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What Does A Home Inspector Do, And How Does An Inspection Figure In The Purchase Of A Home?

By on November 11, 2013 in Home Buying Advice, Mortgage Videos

Getting a home inspection done is the last step buyers need to take before they make a written offer on their new home. The inspector checks to make sure the home is safe for the new owners to occupy.

What is the Purpose of a Home Inspection?

Prospective owners should not confuse what an inspector does with an appraisal of the property. An appraisal assesses the current value of a home, regardless of any defects it may have. The home inspection, on the other hand, tells prospective homeowners whether the house is safe. After an initial offer is made on the home, the inspector issues a inspection report detailing the repairs that need to be made to a property before it is up to code and safe for occupancy. If the repairs are extensive, or if there are a number of code violations, prospective homeowners may decide not to proceed to a written contract.

What is Covered in a Home Inspection Report?

Inspectors focus on the structure, construction and mechanical systems of a home. Common items on the inspection report are as follows:

  • electrical systems
  • plumbing
  • foundation
  • windows and doors
  • insulation
  • waste disposal
  • water heater
  • heating and air conditioning systems
  • ventilation
  • water source and quality
  • evidence of pests
  • ceilings, walls and floors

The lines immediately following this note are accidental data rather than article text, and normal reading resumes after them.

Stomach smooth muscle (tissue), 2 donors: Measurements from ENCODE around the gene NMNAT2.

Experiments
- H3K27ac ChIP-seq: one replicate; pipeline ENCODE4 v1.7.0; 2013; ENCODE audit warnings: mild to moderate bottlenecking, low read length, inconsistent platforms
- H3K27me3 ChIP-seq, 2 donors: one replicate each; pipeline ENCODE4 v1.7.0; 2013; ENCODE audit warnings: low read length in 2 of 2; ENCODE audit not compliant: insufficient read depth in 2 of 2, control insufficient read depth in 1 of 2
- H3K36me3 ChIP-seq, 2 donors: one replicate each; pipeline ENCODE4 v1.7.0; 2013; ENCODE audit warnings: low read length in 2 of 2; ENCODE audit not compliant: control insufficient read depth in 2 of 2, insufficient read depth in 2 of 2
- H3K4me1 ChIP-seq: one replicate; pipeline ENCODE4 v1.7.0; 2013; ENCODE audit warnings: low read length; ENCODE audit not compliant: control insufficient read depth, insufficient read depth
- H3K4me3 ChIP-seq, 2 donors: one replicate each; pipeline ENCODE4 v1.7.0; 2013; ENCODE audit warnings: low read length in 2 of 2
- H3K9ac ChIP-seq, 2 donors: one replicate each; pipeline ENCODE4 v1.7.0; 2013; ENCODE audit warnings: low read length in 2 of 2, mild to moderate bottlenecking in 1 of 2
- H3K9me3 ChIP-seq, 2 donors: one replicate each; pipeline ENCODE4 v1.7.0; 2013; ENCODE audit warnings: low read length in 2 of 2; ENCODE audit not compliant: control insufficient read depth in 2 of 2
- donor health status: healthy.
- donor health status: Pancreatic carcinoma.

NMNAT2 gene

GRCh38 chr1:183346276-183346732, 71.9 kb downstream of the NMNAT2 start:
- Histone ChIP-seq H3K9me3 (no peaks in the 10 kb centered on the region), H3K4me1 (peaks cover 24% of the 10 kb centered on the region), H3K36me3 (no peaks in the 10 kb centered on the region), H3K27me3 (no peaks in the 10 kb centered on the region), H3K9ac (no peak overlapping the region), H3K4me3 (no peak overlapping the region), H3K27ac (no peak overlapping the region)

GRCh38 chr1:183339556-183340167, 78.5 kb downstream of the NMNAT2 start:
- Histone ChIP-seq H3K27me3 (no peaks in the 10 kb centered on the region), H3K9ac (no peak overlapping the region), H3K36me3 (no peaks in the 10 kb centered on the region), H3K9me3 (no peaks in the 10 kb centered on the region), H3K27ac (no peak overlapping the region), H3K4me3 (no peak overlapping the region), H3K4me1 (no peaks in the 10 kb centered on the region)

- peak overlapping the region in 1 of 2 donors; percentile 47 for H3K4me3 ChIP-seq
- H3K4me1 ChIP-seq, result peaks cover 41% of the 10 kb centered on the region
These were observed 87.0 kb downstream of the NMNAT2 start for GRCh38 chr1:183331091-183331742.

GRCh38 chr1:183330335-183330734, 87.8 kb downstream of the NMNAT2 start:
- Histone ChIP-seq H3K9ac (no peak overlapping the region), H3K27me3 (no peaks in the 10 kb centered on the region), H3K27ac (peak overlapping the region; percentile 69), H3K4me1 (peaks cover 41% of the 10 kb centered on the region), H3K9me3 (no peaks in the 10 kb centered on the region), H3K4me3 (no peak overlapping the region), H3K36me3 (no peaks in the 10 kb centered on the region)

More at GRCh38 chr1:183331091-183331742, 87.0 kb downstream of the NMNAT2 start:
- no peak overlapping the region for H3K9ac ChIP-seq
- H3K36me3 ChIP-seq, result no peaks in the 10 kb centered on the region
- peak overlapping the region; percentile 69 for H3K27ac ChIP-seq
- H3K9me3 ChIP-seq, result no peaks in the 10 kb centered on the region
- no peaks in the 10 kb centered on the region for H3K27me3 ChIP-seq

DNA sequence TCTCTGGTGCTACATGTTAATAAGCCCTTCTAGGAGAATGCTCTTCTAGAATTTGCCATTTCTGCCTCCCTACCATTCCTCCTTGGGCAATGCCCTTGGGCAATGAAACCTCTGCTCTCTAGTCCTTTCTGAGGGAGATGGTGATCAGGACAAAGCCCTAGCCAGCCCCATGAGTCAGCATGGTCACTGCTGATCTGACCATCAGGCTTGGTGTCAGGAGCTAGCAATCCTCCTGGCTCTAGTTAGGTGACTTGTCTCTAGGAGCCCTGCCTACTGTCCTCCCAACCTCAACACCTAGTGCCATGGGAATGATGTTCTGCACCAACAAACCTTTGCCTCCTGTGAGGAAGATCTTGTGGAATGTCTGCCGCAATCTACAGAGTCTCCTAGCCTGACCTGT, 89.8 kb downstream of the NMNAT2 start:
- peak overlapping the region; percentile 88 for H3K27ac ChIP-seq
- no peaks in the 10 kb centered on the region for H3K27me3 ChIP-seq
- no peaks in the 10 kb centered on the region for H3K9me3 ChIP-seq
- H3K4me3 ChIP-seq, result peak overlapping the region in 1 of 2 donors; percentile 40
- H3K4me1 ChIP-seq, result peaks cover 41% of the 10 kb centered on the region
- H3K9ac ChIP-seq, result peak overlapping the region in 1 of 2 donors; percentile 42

• roofs

The inspector will let prospective home owners know if repairs are needed in any of these areas and give written estimates of the cost to make these repairs.

What Should One Look for in a Home Inspector?

Individuals should insist on having a qualified and experienced inspector. Each state has different licensing and certification requirements; buyers need to familiarize themselves with the local laws. A real estate agent will be able to assist in the process of finding the right inspector.

It is crucial to have a home inspection performed before submitting an official offer on a home. The price of repairs uncovered in the inspection report can sometimes be negotiated into the sales contract, and sometimes the current owners will make the repairs themselves at the insistence of a prospective buyer. However, if no report is done, the buyer will be stuck with the property “as is.”

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About the Author

About the Author: Jessica Lucas is the managing editor for Mortgage Home Base, a top real estate finance blog dedicated to helping borrowers and home buyers understand the home loan process. Follow Jessica on Google +, and share your comments here. .
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